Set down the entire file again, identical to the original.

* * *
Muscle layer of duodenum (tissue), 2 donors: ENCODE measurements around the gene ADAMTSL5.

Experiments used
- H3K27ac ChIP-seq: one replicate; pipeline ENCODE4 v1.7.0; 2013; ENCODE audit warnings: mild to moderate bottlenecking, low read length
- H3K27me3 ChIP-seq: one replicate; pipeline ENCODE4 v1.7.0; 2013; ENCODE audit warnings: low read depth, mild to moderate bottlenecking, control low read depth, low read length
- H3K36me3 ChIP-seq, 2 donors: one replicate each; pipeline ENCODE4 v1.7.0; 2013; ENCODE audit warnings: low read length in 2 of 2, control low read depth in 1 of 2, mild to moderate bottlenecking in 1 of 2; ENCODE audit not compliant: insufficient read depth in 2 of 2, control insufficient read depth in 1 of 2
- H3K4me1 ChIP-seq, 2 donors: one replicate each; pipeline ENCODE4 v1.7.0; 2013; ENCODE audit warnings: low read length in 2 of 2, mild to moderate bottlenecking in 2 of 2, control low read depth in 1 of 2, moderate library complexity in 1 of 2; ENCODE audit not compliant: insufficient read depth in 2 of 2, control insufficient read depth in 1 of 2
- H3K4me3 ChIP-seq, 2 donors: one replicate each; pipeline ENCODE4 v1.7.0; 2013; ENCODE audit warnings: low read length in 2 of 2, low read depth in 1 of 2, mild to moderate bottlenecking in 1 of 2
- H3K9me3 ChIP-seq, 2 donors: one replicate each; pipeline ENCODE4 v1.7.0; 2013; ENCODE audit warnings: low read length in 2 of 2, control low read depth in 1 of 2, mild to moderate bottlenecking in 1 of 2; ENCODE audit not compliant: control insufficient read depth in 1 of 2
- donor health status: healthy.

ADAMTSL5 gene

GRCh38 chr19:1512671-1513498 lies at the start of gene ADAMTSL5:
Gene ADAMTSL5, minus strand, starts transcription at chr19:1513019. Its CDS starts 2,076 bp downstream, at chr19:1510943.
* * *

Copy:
Muscle layer of duodenum (tissue), 2 donors: ENCODE measurements around the gene ADAMTSL5.

Experiments used
- H3K27ac ChIP-seq: one replicate; pipeline ENCODE4 v1.7.0; 2013; ENCODE audit warnings: mild to moderate bottlenecking, low read length
- H3K27me3 ChIP-seq: one replicate; pipeline ENCODE4 v1.7.0; 2013; ENCODE audit warnings: low read depth, mild to moderate bottlenecking, control low read depth, low read length
- H3K36me3 ChIP-seq, 2 donors: one replicate each; pipeline ENCODE4 v1.7.0; 2013; ENCODE audit warnings: low read length in 2 of 2, control low read depth in 1 of 2, mild to moderate bottlenecking in 1 of 2; ENCODE audit not compliant: insufficient read depth in 2 of 2, control insufficient read depth in 1 of 2
- H3K4me1 ChIP-seq, 2 donors: one replicate each; pipeline ENCODE4 v1.7.0; 2013; ENCODE audit warnings: low read length in 2 of 2, mild to moderate bottlenecking in 2 of 2, control low read depth in 1 of 2, moderate library complexity in 1 of 2; ENCODE audit not compliant: insufficient read depth in 2 of 2, control insufficient read depth in 1 of 2
- H3K4me3 ChIP-seq, 2 donors: one replicate each; pipeline ENCODE4 v1.7.0; 2013; ENCODE audit warnings: low read length in 2 of 2, low read depth in 1 of 2, mild to moderate bottlenecking in 1 of 2
- H3K9me3 ChIP-seq, 2 donors: one replicate each; pipeline ENCODE4 v1.7.0; 2013; ENCODE audit warnings: low read length in 2 of 2, control low read depth in 1 of 2, mild to moderate bottlenecking in 1 of 2; ENCODE audit not compliant: control insufficient read depth in 1 of 2
- donor health status: healthy.

ADAMTSL5 gene

GRCh38 chr19:1512671-1513498 lies at the start of gene ADAMTSL5:
Gene ADAMTSL5, minus strand, starts transcription at chr19:1513019. Its CDS starts 2,076 bp downstream, at chr19:1510943.